Sunday, October 2, 2011

Cross collateralization can trip up borrowers

Ervin and Patricia Hartley assumed they would be driving their 2005 Dodge Dakota for quite a while longer.

The Litchfield Park residents, both in their 60s, say they had less than $1,000 left to pay on the truck's loan. Despite facing financial difficulties triggered by Ervin's medical problems, they expected to keep the vehicle.

But when the couple filed for Chapter 7 bankruptcy with the aim of discharging credit-card and other debts, the Hartleys wound up temporarily losing the vehicle.

The reason: The auto loan they obtained from Arizona Federal contained a clause that allowed the credit union to retain title to the truck until the Hartleys paid off everything they owed, including balances on other loans.

The clause in question involved "cross collateralization." This allows financial firms to use assets securing one loan as collateral for others, including loans taken out later.

Cross collateralization is common, even if many people don't realize it.

"I can't remember how many cars we have bought through Arizona Federal over the years - at least five or six - and I had never heard of it," Patricia Hartley said.

With cross collateralization, a lender also can block you from selling a paid-off auto if you have other debts outstanding with the institution.

Cross collateralization tends to be used more by credit unions than banks, said Phoenix attorney Jon Frutkin, who is representing the Hartleys.

"Everyone thinks about the big bad banks," Frutkin said. "But this is a credit-union thing."

Unlike banks, credit unions are owned by their members, not investors, and they've built a reputation for being customer-friendly by paying slightly higher deposit rates and charging less on loans.

But cross collateralization, Frutkin said, is "not in the best interest of members."

Phoenix bankruptcy attorney Diane Drain said she, too, has noticed more enforcement of cross collateralization lately by credit unions, not banks.

"Credit unions will try to cross-collateralize everything," Drain said.

If your finances deteriorate to the point where you fall behind on other debts, cross collateralization could make your vehicle a repossession target. Even bankruptcy won't necessarily help, as the Hartleys learned in filing for Chapter 7 protection.

If you signed papers with a cross-collateralization clause, you might not retain the vehicle unless you pay all your debts, including IOUs that get discharged in bankruptcy.

Cross collateralization is legal in Arizona but lenders must provide clear disclosure, Frutkin said.

Nor does it apply solely to auto loans.

"You can have them for boat, home-equity, trailer, RV or other loans - pretty much anything," he said.

Residential mortgages usually aren't cross-collateralized but could be, especially if tied to business loans, Frutkin said.

The Hartleys say they weren't aware of cross collateralization.

After the truck was initially repossessed April 14, they say they orally negotiated a deal with Arizona Federal to get it back, prior to filing for bankruptcy protection.

They paid $2,567 on April 22, with the money applied to the truck loan, another auto loan and a credit-card balance, with $300 placed into an Arizona Federal savings account.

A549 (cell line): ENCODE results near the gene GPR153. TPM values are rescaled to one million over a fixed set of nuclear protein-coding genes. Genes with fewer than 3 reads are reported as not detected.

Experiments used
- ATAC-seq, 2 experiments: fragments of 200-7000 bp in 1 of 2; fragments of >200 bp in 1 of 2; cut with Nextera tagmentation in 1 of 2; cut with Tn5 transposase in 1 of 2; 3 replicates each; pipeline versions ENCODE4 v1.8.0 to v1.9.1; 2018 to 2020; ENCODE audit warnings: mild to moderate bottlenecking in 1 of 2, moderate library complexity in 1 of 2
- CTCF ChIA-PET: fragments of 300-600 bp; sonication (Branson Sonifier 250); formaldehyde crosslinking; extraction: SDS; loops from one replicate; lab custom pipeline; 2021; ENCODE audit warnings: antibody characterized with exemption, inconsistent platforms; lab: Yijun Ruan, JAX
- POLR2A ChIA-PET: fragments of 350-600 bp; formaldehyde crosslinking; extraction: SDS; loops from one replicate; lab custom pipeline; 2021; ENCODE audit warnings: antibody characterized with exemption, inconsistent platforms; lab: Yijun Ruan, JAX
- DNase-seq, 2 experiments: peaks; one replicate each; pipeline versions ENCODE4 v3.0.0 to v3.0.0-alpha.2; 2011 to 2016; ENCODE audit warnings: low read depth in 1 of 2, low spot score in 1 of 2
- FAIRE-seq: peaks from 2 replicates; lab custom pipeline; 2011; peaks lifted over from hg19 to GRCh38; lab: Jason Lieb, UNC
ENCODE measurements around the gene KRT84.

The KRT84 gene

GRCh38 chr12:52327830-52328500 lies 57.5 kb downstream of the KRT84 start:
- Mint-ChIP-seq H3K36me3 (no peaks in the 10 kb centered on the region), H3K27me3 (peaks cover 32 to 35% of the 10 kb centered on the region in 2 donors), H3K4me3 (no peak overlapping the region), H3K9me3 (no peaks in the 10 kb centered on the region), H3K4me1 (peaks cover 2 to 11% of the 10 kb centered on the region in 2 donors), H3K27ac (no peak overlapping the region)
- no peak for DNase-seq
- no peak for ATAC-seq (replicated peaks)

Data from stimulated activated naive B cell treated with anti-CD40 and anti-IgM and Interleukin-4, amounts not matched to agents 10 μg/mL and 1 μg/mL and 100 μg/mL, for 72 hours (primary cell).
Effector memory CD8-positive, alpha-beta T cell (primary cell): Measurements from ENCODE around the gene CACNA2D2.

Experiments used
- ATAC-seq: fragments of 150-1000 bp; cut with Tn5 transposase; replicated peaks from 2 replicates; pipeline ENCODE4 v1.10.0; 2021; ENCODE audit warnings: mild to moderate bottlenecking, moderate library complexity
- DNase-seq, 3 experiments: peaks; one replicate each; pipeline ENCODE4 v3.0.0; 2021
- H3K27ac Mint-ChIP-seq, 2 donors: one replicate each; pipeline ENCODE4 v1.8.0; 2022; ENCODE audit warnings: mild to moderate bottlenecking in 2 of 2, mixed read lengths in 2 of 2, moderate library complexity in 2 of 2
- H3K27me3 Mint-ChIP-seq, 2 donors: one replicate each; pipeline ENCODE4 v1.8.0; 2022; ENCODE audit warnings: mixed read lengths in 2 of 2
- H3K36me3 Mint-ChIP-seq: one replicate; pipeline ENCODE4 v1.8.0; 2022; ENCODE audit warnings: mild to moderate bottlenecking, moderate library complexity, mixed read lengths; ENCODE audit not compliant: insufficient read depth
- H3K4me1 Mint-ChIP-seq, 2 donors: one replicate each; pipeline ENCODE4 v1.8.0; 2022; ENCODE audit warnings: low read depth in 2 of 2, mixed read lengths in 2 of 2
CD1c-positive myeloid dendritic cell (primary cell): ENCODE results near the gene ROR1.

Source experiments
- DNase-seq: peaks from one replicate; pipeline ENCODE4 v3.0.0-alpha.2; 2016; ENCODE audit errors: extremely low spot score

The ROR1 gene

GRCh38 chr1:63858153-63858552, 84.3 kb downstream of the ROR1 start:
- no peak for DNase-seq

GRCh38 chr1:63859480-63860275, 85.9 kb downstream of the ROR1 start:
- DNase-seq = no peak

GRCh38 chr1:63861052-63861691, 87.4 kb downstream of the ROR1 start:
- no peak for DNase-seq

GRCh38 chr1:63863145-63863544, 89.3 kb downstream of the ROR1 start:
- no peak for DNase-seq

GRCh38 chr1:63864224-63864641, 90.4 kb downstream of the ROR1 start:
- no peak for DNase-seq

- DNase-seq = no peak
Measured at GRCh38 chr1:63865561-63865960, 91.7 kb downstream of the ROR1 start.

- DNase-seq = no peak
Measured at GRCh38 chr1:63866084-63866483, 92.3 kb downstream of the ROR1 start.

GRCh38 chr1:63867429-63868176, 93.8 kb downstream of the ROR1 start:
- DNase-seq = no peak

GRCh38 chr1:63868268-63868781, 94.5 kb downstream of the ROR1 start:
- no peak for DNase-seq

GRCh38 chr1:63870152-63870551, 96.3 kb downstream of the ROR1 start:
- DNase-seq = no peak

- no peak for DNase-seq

They did this believing they were back on track for keeping the truck, which was returned, and affirmed their intention to pay off that debt when they filed for bankruptcy on April 26.

"I honestly thought we were in good standing," said Patricia Hartley, adding that she wouldn't have made the $2,567 payment if she expected to quickly lose the truck again.

But after the filing, Arizona Federal declared the Hartleys in default and repossessed the truck again.

What's disturbing, said Frutkin, is that lenders aren't supposed to "trick people by getting them to write a check when they know they're going to repossess the car."

Pat Bodnar, executive vice president of the Mountain West Credit Union Association, an industry group in Phoenix, said credit unions tend to use cross collateralization more than banks because they are true cooperatives.

"When there's a loss, it's a loss to all the members," she said. "When you hurt a credit union, you hurt all the members."

The provisions also give members added incentive to pay their debts, Bodnar said, adding that credit unions try to work with members, not trick them.

A legal response from Engelman Berger PC, the Phoenix law firm representing Arizona Federal, countered that there's no evidence the Hartleys had been tricked into believing they were in good standing on the truck loan.

It also asserted that the credit union didn't rely solely on cross collateralization, noting the Hartleys failed to make biweekly payments on the truck starting in mid-May.

The Engelman Berger response also indicated Arizona Federal's loan documents warn borrowers, in bold lettering, that "property given as security for this loan or for any other loan will secure all amounts you owe the credit union now and in the future."

The Hartleys have since gotten the truck back again and face court-ordered mediation to determine how much more they must pay to keep it.

Meanwhile, the case provides a wake-up call for others. Be sure to read the fine print, including loan documents you co-signed with someone else.

And if you have more than one credit card or other loan with the same financial entity, you could be bound by cross collateralization, especially if your lender is a credit union.

by Russ Wiles, columnist The Arizona Republic Sept. 25, 2011 12:00 AM

Cross collateralization can trip up borrowers

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